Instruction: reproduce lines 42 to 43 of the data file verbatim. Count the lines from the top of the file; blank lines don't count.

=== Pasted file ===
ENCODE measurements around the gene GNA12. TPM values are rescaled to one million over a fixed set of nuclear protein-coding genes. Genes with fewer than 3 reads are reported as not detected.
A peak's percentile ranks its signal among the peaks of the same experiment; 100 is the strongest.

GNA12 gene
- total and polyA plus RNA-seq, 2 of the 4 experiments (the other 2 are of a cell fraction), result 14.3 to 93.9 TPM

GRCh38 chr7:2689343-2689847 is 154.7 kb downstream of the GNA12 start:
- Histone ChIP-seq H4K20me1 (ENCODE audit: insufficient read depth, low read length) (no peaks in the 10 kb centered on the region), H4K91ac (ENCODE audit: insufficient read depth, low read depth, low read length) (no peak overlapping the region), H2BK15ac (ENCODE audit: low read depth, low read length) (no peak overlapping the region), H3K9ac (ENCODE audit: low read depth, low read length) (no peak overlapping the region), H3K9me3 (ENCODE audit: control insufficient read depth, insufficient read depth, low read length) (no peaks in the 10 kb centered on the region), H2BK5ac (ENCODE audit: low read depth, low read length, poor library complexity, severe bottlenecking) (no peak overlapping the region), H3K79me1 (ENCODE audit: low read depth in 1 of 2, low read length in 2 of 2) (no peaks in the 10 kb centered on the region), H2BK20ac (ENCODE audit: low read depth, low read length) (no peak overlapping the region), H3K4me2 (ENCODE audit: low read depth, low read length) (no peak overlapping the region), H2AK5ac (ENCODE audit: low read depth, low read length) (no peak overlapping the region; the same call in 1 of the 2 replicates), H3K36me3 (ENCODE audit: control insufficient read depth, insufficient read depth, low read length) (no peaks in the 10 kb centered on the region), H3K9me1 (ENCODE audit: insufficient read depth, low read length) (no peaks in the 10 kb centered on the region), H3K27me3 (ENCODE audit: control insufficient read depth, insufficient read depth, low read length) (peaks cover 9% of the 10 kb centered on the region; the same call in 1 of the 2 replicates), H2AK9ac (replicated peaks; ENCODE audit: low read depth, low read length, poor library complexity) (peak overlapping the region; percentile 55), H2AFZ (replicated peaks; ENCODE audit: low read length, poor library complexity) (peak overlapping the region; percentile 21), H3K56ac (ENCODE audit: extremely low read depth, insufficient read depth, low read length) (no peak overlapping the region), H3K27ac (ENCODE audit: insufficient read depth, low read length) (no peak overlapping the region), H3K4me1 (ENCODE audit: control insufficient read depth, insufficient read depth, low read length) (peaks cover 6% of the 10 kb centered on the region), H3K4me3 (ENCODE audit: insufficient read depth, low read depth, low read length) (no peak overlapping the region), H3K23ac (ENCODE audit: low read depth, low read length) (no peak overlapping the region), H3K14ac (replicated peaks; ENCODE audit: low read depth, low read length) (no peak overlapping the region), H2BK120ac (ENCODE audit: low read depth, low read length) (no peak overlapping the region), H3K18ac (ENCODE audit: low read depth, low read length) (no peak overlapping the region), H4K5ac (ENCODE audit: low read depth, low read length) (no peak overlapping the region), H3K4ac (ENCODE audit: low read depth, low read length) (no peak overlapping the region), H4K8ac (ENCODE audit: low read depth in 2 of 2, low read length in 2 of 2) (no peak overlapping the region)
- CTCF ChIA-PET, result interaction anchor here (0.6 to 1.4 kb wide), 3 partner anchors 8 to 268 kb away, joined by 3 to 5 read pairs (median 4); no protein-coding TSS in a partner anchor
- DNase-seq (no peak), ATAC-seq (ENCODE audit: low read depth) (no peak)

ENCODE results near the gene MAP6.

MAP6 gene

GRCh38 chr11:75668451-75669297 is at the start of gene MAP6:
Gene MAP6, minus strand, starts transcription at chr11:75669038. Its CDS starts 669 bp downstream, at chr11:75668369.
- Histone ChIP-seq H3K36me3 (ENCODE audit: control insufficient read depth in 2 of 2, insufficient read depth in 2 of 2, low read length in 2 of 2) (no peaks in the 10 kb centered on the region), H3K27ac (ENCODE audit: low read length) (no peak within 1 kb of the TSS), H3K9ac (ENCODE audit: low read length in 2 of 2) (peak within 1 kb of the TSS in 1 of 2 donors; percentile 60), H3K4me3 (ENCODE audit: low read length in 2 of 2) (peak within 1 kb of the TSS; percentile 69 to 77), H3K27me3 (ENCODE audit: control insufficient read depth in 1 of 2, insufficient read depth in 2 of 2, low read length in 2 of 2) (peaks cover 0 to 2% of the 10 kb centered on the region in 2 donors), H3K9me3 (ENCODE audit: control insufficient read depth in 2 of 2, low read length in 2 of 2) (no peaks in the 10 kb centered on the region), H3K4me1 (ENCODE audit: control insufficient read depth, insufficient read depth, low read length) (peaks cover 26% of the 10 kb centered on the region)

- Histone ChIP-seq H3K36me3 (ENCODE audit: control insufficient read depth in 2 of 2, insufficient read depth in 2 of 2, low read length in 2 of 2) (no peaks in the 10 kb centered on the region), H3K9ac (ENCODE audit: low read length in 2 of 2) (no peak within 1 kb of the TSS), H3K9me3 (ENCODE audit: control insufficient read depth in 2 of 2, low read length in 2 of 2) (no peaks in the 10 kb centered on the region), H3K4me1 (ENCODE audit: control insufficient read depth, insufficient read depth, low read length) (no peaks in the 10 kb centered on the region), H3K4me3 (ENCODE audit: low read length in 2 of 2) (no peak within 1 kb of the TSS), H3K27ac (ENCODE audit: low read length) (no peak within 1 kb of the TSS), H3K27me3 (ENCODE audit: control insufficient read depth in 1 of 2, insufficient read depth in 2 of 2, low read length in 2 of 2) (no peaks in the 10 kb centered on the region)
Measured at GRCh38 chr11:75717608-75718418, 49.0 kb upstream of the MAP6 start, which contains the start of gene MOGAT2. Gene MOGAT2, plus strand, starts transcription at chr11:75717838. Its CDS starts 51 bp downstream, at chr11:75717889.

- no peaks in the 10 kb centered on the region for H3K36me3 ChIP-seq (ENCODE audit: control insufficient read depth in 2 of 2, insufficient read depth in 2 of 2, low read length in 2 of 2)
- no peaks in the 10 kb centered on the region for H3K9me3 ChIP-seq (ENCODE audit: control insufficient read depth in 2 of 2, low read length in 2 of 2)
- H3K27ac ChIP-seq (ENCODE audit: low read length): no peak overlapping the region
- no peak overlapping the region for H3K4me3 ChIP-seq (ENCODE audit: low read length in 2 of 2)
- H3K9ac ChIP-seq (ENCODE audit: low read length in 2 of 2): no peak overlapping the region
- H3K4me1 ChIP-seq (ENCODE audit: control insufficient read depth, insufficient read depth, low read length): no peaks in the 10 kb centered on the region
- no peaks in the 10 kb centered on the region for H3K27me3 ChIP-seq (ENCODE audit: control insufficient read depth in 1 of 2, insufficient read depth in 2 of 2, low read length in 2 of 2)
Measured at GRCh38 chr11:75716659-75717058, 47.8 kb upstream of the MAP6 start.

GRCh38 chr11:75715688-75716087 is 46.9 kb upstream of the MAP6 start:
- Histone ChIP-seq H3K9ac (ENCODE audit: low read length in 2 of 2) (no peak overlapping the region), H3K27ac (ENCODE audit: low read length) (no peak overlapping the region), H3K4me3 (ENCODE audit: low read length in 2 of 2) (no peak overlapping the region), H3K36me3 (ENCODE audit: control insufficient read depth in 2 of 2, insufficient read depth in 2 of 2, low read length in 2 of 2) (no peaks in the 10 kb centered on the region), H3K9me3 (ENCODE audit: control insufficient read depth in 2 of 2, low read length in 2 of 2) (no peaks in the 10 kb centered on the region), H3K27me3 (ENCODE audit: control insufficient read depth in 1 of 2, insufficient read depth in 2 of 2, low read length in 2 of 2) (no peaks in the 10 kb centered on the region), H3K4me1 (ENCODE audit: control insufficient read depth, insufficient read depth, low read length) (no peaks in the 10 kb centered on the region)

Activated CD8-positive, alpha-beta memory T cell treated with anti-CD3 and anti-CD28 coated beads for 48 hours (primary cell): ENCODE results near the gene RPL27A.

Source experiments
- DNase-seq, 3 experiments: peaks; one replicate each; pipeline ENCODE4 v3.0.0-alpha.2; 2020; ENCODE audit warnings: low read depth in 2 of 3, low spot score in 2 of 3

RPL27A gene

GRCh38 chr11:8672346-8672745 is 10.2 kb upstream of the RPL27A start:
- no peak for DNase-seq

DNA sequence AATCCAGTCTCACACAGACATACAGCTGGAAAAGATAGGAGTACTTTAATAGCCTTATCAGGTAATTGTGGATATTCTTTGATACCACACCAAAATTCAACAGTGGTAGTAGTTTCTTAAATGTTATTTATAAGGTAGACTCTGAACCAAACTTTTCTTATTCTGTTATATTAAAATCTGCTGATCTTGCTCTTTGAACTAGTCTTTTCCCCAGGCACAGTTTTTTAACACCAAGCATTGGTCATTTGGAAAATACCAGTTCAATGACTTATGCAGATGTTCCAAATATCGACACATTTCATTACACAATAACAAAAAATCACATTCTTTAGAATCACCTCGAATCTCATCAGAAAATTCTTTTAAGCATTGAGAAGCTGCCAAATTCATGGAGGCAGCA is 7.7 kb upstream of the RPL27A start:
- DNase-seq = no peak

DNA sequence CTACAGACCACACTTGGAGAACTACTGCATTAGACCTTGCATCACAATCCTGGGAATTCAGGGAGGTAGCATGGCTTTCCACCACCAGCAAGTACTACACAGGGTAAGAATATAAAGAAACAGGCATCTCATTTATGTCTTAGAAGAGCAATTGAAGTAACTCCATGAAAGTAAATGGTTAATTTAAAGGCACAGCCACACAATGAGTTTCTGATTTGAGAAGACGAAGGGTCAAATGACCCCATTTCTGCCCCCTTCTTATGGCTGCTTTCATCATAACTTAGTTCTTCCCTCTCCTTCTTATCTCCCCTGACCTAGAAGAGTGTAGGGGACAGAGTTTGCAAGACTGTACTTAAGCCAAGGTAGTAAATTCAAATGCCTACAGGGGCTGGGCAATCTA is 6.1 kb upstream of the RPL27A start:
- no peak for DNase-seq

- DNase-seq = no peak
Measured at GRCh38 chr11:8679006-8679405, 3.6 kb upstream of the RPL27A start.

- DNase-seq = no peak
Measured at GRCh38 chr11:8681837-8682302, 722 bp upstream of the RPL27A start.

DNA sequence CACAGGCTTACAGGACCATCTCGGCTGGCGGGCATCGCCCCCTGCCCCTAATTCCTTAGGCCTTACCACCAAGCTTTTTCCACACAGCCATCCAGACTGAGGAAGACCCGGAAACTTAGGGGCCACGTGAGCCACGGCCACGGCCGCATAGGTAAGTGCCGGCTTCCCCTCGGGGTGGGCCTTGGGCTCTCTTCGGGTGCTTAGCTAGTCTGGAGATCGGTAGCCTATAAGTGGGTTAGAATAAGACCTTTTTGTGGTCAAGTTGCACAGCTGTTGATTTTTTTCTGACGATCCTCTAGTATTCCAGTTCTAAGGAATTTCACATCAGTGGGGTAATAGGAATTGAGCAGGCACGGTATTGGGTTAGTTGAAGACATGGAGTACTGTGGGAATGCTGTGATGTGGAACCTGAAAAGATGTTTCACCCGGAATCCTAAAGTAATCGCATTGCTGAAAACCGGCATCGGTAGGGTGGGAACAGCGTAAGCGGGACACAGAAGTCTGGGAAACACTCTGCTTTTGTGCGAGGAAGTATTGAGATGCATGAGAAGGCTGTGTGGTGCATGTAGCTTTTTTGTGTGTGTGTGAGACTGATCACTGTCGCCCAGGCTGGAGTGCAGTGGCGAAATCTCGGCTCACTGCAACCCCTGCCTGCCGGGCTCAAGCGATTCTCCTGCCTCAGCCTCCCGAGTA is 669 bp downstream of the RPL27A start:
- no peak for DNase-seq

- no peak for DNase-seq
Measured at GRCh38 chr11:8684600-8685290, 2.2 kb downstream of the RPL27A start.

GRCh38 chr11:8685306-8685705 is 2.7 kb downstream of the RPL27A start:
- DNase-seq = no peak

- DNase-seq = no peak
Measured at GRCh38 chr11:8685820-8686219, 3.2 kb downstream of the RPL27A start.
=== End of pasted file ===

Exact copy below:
- no peak for DNase-seq
Measured at GRCh38 chr11:8684600-8685290, 2.2 kb downstream of the RPL27A start.